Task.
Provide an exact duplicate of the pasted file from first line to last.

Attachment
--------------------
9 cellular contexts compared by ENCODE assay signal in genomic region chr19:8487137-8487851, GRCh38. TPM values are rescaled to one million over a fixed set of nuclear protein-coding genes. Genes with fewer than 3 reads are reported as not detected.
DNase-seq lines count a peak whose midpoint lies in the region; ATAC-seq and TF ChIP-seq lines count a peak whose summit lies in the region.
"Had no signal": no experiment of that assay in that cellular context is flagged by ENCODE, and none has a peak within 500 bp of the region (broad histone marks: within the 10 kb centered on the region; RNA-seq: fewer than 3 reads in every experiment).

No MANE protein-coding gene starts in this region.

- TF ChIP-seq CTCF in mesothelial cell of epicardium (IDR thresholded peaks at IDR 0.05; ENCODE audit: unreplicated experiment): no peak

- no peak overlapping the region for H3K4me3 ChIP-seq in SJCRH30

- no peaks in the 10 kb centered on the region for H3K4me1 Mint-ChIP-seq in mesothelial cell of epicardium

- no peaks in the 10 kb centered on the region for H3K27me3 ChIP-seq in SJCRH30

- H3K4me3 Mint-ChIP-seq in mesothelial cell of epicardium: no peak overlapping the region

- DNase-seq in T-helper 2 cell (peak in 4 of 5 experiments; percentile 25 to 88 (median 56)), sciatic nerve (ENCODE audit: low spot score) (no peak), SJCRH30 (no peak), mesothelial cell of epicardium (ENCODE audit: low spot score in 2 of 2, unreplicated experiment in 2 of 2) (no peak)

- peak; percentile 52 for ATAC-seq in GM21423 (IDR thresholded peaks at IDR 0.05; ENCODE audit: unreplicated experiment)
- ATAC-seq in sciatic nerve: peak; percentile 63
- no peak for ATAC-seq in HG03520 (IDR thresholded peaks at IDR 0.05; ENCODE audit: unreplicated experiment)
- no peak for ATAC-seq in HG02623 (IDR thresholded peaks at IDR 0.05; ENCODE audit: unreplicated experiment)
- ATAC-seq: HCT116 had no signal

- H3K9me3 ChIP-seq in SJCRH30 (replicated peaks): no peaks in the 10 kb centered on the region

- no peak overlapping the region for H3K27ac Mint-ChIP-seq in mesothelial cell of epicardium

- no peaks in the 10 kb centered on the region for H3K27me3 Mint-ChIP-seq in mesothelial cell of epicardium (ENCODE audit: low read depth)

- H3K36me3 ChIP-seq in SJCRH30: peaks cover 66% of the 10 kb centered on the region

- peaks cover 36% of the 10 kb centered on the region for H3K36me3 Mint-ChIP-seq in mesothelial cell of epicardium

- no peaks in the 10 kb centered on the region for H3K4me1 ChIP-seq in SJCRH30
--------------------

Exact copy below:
9 cellular contexts compared by ENCODE assay signal in genomic region chr19:8487137-8487851, GRCh38. TPM values are rescaled to one million over a fixed set of nuclear protein-coding genes. Genes with fewer than 3 reads are reported as not detected.
DNase-seq lines count a peak whose midpoint lies in the region; ATAC-seq and TF ChIP-seq lines count a peak whose summit lies in the region.
"Had no signal": no experiment of that assay in that cellular context is flagged by ENCODE, and none has a peak within 500 bp of the region (broad histone marks: within the 10 kb centered on the region; RNA-seq: fewer than 3 reads in every experiment).

No MANE protein-coding gene starts in this region.

- TF ChIP-seq CTCF in mesothelial cell of epicardium (IDR thresholded peaks at IDR 0.05; ENCODE audit: unreplicated experiment): no peak

- no peak overlapping the region for H3K4me3 ChIP-seq in SJCRH30

- no peaks in the 10 kb centered on the region for H3K4me1 Mint-ChIP-seq in mesothelial cell of epicardium

- no peaks in the 10 kb centered on the region for H3K27me3 ChIP-seq in SJCRH30

- H3K4me3 Mint-ChIP-seq in mesothelial cell of epicardium: no peak overlapping the region

- DNase-seq in T-helper 2 cell (peak in 4 of 5 experiments; percentile 25 to 88 (median 56)), sciatic nerve (ENCODE audit: low spot score) (no peak), SJCRH30 (no peak), mesothelial cell of epicardium (ENCODE audit: low spot score in 2 of 2, unreplicated experiment in 2 of 2) (no peak)

- peak; percentile 52 for ATAC-seq in GM21423 (IDR thresholded peaks at IDR 0.05; ENCODE audit: unreplicated experiment)
- ATAC-seq in sciatic nerve: peak; percentile 63
- no peak for ATAC-seq in HG03520 (IDR thresholded peaks at IDR 0.05; ENCODE audit: unreplicated experiment)
- no peak for ATAC-seq in HG02623 (IDR thresholded peaks at IDR 0.05; ENCODE audit: unreplicated experiment)
- ATAC-seq: HCT116 had no signal

- H3K9me3 ChIP-seq in SJCRH30 (replicated peaks): no peaks in the 10 kb centered on the region

- no peak overlapping the region for H3K27ac Mint-ChIP-seq in mesothelial cell of epicardium

- no peaks in the 10 kb centered on the region for H3K27me3 Mint-ChIP-seq in mesothelial cell of epicardium (ENCODE audit: low read depth)

- H3K36me3 ChIP-seq in SJCRH30: peaks cover 66% of the 10 kb centered on the region

- peaks cover 36% of the 10 kb centered on the region for H3K36me3 Mint-ChIP-seq in mesothelial cell of epicardium

- no peaks in the 10 kb centered on the region for H3K4me1 ChIP-seq in SJCRH30